In LS 500h, luxury for a new age

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In LS 500h, luxury for a new age


The new Lexus LS 500h on a test drive in Incheon on Thursday. [LEXUS]

INCHEON - The new Lexus LS 500h, the luxury sedan’s first overhaul in 11 years, is a hybrid in many aspects - and it’s not just the half-electric, half-petrol engine.

The premium five-seater, which competes with Mercedes-Benz’s S-Class, BMW’s 7 Series and Audi’s A8, distinguishes itself from German competitors by thinking outside the box of the conventional executive sedan.

Still, it remains to be seen whether the progressive design will suit the relatively conservative taste of some Korean consumers.

The hybrid model launched in Korea on Wednesday, with a gasoline version slated to launch next year. The hybrid comes with a 3.5-liter (1-gallon) V6 petrol engine with two electric motors.

The model’s exterior is sportier than its predecessor thanks to a 5,000-layer spindle grille. From certain angles, the car even looks like a coupe.

On a test drive in Incheon Thursday, this reporter sat in the backseat during the first leg. The large sedan is meant to give a comfortable ride to the VIP in the backseat, and this reporter certainly felt the star treatment.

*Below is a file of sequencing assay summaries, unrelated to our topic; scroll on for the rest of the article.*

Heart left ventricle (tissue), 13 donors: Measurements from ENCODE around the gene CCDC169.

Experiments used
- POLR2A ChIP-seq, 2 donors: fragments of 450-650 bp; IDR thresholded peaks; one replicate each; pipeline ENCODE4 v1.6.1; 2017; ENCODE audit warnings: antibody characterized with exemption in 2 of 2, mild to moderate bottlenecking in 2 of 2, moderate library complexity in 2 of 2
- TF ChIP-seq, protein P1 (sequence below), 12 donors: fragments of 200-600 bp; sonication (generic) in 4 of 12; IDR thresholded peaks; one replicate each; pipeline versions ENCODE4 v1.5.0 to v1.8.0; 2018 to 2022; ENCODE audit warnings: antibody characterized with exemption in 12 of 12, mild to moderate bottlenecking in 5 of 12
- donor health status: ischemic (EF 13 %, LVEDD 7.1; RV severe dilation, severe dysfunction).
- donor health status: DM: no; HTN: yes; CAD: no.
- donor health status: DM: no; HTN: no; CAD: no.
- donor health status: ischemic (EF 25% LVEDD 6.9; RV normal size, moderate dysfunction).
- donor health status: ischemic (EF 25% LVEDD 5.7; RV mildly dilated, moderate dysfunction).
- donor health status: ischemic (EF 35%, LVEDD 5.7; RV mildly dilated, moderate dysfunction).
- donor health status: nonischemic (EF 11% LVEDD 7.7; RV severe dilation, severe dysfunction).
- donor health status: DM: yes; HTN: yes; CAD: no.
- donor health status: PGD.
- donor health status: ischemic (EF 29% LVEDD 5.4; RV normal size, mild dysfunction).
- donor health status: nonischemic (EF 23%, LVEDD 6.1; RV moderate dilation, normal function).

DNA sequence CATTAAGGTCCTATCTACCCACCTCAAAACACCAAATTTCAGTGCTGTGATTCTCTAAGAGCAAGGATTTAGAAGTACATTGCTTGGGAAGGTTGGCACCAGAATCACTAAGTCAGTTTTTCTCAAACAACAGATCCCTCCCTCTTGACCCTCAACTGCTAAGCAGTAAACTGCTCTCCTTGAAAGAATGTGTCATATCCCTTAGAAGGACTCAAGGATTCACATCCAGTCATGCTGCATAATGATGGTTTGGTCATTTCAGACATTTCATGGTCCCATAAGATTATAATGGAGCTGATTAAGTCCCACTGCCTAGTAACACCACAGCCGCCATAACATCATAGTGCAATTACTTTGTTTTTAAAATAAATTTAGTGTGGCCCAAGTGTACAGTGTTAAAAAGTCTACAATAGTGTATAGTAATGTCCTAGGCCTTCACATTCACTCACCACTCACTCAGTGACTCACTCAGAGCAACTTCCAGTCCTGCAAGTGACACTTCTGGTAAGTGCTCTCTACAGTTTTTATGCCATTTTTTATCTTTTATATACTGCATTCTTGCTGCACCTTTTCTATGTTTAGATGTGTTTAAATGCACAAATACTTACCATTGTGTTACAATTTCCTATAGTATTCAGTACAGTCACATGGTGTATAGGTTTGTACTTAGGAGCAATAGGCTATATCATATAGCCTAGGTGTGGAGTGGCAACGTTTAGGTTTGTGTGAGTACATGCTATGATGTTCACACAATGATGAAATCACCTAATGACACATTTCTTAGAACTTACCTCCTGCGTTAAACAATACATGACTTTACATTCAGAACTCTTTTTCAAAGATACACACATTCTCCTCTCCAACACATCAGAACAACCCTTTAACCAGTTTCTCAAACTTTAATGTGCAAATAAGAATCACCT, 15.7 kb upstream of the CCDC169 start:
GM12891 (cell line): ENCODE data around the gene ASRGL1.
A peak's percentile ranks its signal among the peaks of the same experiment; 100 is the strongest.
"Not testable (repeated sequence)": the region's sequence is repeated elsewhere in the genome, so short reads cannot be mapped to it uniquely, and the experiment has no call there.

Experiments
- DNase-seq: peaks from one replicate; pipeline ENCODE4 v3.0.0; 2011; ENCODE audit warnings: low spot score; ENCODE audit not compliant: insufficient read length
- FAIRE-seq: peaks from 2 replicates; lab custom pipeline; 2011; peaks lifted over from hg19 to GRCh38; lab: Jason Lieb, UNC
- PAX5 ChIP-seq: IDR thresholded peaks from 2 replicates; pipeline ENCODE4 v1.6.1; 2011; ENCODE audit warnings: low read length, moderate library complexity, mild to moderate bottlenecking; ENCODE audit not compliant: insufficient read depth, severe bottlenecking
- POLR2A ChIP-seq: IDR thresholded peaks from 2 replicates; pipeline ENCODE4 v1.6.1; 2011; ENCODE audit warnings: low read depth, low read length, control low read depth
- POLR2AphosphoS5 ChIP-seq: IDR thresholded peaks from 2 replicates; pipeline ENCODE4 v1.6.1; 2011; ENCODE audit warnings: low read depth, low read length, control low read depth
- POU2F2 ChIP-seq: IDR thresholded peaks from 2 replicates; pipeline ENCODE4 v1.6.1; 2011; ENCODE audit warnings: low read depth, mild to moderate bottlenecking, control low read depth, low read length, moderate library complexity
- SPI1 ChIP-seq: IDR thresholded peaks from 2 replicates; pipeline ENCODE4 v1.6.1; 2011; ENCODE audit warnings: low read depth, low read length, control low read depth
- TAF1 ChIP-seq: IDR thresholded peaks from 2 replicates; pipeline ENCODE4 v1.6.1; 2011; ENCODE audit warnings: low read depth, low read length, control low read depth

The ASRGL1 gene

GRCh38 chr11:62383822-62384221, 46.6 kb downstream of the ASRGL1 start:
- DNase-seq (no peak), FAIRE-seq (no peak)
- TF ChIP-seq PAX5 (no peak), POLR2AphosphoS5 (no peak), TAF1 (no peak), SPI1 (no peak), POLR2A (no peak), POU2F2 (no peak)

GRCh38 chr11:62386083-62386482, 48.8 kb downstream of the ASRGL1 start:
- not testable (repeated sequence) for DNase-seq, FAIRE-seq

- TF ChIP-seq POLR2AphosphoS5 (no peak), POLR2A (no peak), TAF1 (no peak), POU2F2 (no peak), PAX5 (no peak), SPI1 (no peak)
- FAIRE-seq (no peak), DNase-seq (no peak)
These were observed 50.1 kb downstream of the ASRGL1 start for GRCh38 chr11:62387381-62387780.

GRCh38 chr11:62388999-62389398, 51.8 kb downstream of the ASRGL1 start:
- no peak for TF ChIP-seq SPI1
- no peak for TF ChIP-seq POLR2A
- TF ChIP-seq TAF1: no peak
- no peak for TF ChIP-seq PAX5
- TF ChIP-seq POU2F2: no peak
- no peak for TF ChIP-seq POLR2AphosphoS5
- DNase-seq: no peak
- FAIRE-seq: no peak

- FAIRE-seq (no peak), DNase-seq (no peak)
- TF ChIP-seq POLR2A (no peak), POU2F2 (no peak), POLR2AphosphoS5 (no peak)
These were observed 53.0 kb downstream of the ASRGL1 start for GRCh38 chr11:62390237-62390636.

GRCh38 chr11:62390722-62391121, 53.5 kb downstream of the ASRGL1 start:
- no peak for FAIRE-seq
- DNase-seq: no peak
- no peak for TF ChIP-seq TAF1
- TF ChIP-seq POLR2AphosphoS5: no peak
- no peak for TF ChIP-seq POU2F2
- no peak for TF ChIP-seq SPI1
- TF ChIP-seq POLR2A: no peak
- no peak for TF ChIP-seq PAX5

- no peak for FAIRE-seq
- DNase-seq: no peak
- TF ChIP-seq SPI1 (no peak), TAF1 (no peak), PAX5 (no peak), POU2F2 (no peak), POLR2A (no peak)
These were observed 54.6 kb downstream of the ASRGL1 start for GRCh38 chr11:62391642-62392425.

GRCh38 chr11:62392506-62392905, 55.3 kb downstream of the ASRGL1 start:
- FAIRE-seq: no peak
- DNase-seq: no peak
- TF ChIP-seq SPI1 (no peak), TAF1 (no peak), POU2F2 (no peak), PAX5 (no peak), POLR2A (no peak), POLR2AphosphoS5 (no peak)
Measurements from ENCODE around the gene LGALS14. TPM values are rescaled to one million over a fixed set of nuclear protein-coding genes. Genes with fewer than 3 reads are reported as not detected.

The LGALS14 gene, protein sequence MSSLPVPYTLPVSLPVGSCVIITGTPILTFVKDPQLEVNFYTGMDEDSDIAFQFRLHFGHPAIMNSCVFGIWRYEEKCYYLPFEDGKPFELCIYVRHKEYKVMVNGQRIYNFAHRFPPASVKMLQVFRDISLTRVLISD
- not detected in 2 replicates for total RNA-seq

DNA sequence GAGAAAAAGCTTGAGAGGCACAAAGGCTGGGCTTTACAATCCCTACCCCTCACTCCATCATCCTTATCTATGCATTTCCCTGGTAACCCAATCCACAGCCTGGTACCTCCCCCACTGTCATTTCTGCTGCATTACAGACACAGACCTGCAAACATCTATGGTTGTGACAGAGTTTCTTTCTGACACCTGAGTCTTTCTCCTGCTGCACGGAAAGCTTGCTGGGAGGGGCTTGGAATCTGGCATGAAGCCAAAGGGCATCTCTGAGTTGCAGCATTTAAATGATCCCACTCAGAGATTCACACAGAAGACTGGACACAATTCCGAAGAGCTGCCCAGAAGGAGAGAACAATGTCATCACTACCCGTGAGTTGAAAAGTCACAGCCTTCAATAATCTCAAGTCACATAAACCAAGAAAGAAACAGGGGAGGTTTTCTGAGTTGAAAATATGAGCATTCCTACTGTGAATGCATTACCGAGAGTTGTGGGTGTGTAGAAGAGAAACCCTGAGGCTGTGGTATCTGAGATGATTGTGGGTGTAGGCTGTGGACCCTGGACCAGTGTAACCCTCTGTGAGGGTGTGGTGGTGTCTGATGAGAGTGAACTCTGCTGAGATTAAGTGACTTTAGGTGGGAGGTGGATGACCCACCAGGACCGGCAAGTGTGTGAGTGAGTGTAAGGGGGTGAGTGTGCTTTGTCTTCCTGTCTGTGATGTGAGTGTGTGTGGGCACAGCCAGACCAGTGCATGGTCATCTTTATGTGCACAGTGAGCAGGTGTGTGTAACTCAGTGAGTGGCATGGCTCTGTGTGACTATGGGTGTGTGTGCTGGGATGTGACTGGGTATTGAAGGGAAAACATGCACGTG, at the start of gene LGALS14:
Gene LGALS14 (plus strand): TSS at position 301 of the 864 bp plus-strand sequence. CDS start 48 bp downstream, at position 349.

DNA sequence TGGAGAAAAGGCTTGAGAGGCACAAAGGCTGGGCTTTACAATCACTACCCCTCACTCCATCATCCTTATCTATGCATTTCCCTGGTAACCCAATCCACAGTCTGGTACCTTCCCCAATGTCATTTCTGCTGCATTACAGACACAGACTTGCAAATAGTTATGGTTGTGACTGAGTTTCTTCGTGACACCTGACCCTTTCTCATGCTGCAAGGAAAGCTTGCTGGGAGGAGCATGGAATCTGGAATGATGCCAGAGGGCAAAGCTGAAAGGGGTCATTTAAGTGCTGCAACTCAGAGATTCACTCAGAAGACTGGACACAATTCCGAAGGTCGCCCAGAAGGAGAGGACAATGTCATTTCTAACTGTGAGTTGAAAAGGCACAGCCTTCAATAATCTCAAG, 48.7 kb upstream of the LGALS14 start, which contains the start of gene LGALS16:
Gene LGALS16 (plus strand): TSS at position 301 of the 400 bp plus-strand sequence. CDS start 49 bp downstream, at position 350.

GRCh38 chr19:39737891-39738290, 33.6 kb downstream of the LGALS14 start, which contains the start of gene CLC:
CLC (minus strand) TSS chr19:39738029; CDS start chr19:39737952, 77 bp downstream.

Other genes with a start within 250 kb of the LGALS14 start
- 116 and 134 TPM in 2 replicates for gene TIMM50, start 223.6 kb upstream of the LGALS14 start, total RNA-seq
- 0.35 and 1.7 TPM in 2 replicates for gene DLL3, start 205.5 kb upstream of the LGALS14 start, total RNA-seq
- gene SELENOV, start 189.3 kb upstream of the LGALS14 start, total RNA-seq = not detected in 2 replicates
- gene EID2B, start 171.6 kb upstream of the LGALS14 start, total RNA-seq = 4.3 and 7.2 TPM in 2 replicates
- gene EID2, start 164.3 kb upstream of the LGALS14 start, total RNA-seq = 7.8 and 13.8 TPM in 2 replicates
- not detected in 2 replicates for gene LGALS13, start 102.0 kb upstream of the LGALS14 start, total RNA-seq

The reclining seat was equipped with diverse convenient features one might expect in a luxury car, from a strong massage system to a touchscreen that allows passengers to control the seat position, temperature, air flow and music selection. Suede and wood amplify the luxury vibe. Comfort is comparable to lying on a sofa.

There were times when the engine seemed louder than expected from a premium sedan, especially considering it’s a hybrid. If a VIP was expecting a quiet ride, the engine sound might be a tad much.


The car comes with four driving modes - Eco, Comfort, Sport and Sport+ - but even in Eco and Comfort modes, the engine was clearly audible, the sound an aggressive roar usually found in a sports sedan.

The center console is distinctive, incorporating aesthetic elements from Japanese culture. Air vents in the center dashboard are concealed to make fin movement barely noticeable.

“Lexus now emphasizes ‘emotional driving’ as we found that our customers want a new driving experience,” Yuichi Iwata, a product planning manager at Lexus International, said during a media event Thursday.

“By ‘emotional driving,’ we mean giving the feeling that the driver wants to drive more,” he said. “For example, it means the handle moves precisely with the driver’s control and accelerates in accordance to the driver’s command. But we also put a lot of consideration into the VIP backseat.”

According to a Korea Automobile Importers and Distributors Association report from November, Lexus vehicles were the most popular among those in their 40s, the oldest age range compared to German rivals. BMW and Benz cars were more popular among those in their 30s.

With such consumer patterns, it is questionable whether Lexus’ new “emotional driving” initiative will satisfy the needs of its major demographic. After all, older Korean drivers prefer more conventional luxury traits in their cars as represented by a quiet and more refined driving experience.

Lexus Korea aims to sell 1,200 units of its new model each year. The rear-wheel drive version starts at 151 million won.


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